Background: The opioid crisis has illuminated the risks of opioid use for pain management, with renewed interest in reducing opioid consumption after common orthopedic procedures. Anti-inflammatory medication is an important component of multimodal pain management for patients undergoing orthopedic surgery. The purpose of this study was to evaluate the effect of celecoxib on pain control and opioid use after shoulder surgery.
Methods: Patients scheduled for either total shoulder replacement (group 1) or rotator cuff repair (group 2) were candidates for the study. The exclusion criteria included allergy to celecoxib, coagulopathy, use of anticoagulants, baseline use of long-acting opioids, and a history of medical conditions such as myocardial infarction or stroke. Consenting patients were randomized by type of procedure using block randomization to receive either placebo or celecoxib 1 hour prior to the procedure and for 3 weeks postoperatively. The primary outcome measure assessed was opioid utilization as measured by morphine-equivalent dose (MED). Secondary outcome measures included pain scores at 3 and 6 weeks postoperatively. Data were analyzed using multiple linear regression.
Results: Of 1081 patients scheduled for either total shoulder replacement or rotator cuff repair from February 2014 to February 2018, 78 were enrolled for arthroplasty (group 1, with 39 receiving celecoxib and 39 receiving placebo) and 79 were enrolled for rotator cuff repair (group 2, with 40 receiving celecoxib and 39 receiving placebo). Compared with the placebo arm, patients prescribed celecoxib took fewer MEDs by -168 (95% confidence interval [CI], -272 to -64; P < .01) at 3 weeks in the total population and by -197.7 (95% CI, -358 to -38; P = .02) in the arthroplasty group. Similarly, at 6 weeks, total MEDs used was -199 (95% CI, -356 to -42; P < .01) in the total population and -270 (95% CI, -524 to -16; P = .04) in the arthroplasty group. No statistically significant differences in opioid consumption were found between study arms in the cuff repair group, at either 3 or 6 weeks. Of note, preoperative opioid use was statistically associated with higher levels of opioid use in the total population and group 1 at 3 and 6 weeks (P < .01 for all) but not in group 2 (P > .05 for both).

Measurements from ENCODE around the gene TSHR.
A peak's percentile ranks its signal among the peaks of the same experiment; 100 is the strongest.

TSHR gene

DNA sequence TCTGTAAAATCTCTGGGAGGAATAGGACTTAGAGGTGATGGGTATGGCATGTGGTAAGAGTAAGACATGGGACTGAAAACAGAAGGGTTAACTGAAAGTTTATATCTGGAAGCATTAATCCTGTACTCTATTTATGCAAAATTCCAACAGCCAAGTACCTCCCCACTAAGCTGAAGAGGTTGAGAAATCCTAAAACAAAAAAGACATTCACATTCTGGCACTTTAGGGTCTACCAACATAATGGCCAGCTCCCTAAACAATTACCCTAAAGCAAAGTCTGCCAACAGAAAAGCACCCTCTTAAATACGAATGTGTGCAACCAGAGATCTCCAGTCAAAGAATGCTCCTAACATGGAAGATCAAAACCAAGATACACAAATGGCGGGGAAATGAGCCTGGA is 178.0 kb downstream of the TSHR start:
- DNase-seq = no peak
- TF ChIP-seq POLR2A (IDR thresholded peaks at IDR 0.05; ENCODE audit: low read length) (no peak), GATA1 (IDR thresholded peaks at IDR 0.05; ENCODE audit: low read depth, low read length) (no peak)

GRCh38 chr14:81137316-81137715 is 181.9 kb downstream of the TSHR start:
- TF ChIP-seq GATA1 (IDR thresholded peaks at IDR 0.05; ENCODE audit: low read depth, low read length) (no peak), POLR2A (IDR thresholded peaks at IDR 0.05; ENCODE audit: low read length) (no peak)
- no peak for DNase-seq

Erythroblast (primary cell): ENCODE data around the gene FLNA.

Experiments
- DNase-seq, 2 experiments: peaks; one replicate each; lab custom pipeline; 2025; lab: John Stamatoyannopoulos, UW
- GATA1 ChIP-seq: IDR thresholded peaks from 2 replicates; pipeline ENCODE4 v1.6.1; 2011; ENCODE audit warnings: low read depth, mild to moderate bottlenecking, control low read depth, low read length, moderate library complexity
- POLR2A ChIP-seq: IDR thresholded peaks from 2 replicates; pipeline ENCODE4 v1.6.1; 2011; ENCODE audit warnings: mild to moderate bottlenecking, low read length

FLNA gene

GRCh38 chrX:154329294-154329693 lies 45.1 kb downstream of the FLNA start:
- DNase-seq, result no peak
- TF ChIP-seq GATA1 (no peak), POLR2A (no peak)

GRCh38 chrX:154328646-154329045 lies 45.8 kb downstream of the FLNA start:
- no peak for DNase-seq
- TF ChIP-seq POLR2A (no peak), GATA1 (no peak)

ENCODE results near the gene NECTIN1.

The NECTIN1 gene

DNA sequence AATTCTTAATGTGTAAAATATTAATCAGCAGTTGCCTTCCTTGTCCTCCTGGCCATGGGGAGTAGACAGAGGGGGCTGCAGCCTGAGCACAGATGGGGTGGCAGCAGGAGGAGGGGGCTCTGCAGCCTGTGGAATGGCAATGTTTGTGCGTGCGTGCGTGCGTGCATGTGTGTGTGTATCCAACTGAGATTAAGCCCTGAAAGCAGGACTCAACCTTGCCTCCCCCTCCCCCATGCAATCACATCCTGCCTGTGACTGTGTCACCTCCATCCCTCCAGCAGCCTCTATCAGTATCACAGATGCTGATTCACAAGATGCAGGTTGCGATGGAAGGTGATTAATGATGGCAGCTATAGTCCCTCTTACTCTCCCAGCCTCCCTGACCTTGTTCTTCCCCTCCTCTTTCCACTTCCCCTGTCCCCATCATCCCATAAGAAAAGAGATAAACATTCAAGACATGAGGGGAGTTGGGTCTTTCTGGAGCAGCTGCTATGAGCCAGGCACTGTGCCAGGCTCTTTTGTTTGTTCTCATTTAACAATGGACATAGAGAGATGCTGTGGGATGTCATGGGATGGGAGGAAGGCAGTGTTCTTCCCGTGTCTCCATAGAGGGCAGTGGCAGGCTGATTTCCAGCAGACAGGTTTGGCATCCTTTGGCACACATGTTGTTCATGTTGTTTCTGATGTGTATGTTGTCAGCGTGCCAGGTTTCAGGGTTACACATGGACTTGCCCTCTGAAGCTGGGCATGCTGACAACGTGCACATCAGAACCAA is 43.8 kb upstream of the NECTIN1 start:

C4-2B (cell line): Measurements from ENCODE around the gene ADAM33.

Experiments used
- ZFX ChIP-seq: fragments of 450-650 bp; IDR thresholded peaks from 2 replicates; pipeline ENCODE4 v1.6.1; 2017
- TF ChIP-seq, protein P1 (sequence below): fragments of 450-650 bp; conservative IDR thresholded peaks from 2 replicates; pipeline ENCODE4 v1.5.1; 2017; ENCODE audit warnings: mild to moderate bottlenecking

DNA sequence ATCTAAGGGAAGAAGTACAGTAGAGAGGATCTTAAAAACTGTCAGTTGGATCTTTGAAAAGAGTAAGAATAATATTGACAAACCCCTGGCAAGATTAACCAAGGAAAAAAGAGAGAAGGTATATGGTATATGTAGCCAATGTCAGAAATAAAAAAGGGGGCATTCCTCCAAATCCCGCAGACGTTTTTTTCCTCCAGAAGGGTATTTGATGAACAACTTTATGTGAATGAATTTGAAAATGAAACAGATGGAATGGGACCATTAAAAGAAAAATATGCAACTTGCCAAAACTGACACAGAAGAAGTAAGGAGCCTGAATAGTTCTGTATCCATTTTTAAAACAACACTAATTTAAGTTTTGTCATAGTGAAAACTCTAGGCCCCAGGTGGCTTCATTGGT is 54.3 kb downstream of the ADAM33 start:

Conclusions: Use of morphine equivalents was statistically significantly less at 3 and 6 weeks in patients who took celecoxib in the total population and in the arthroplasty group. Patients prescribed celecoxib for 3 weeks after shoulder surgery took less opioid medication for pain at 3 and 6 weeks. Multimodal pain control using celecoxib is an effective way to reduce postoperative opioid use in shoulder arthroplasty patients. Preoperative opioid use is associated with higher levels of opioid use after shoulder arthroplasty.
Keywords: NSAID; celecoxib; morphine-equivalent dose; multimodal pain control; opioid utilization; rotator cuff repair; shoulder arthroplasty.
Copyright © 2020 Journal of Shoulder and Elbow Surgery Board of Trustees. Published by Elsevier Inc. All rights reserved.